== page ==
have been living on Taiwan for thousands of years, and while it
is far from certain if the present-day aboriginals in Taiwan are
descendants of these early inhabitants, it is commonly thought that
they are related to the present day Malays of Southeast Asia. Little
is known about Taiwan's early history, as written records were not
kept at the time, and it wasn't until around the second or third
centuries A.D. that Chinese on the mainland became aware of its
existence and knew it as Yangchow.
Later on during the Tang Dynasty which reigned (618 - 907), Chinese
from the mainland began to migrate to Taiwan, and during the Ming
Dynasty (1368 - 1644), the island's precise location was pinpointed
and the name 'Taiwan' used to identify it. The official starting
point of Taiwan's history as far as the Chinese are concerned is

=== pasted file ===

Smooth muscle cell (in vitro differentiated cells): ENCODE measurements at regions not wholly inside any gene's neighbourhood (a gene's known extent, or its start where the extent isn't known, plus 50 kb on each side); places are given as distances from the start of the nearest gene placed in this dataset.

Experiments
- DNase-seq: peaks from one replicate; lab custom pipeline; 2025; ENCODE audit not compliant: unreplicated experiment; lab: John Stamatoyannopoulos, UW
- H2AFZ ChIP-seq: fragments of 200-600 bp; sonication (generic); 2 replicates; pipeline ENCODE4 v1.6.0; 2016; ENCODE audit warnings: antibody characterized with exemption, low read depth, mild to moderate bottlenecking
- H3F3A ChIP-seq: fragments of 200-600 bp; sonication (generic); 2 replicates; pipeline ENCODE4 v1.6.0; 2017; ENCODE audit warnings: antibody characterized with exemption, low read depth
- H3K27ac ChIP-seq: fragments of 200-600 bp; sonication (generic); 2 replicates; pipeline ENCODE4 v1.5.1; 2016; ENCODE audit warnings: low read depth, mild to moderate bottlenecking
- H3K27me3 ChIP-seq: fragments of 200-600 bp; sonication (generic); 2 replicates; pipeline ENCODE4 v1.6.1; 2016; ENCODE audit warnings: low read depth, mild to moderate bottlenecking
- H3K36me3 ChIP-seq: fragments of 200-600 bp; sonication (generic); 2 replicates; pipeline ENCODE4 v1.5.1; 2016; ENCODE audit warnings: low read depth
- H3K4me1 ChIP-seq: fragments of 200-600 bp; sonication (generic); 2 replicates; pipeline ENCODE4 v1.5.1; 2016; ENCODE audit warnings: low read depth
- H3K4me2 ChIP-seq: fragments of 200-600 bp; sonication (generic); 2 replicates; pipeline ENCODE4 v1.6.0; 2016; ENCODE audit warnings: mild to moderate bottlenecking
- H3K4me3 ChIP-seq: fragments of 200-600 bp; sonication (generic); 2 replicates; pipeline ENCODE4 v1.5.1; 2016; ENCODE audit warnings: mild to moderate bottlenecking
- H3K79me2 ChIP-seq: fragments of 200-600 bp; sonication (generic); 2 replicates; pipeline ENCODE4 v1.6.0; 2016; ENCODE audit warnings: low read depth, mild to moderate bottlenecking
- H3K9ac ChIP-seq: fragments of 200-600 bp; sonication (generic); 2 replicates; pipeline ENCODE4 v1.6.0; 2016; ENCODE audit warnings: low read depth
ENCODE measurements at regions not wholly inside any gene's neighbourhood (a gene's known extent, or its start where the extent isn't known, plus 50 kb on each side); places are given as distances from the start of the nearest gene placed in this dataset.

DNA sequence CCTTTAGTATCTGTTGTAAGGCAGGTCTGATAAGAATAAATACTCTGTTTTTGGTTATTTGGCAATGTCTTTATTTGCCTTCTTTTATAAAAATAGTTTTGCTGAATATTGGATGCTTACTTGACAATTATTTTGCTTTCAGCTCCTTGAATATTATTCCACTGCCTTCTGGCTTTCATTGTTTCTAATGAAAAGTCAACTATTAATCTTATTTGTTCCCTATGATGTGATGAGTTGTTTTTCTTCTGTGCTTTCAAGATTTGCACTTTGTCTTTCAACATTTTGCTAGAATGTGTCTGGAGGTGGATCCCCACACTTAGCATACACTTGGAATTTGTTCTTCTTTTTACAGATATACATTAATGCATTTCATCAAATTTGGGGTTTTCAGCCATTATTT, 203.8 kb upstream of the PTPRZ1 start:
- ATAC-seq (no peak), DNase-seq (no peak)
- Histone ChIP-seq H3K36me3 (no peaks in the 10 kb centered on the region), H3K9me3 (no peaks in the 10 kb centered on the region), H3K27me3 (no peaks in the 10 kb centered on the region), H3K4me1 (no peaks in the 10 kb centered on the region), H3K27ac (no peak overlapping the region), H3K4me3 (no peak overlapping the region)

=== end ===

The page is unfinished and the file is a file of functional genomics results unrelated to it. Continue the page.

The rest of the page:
1430, which marks the year in which China's legendary explorer,
Zheng He, was accidentally shipwrecked on Taiwan's shores during
a storm at sea.
The Taiwanese aboriginals treated him kindly, furnishing him with
enough supplies for his return voyage to the mainland. Upon his
arrival home, Zheng He presented the emperor of China with an enthusiastic
account of his encounter with the island and its people. After this
brief contact, however, no more official contact was made with Taiwan
by the mainland Chinese for another century or so, and Taiwan became
known largely as a lair for Japanese pirates who used it to launch
raids on the Chinese coastline.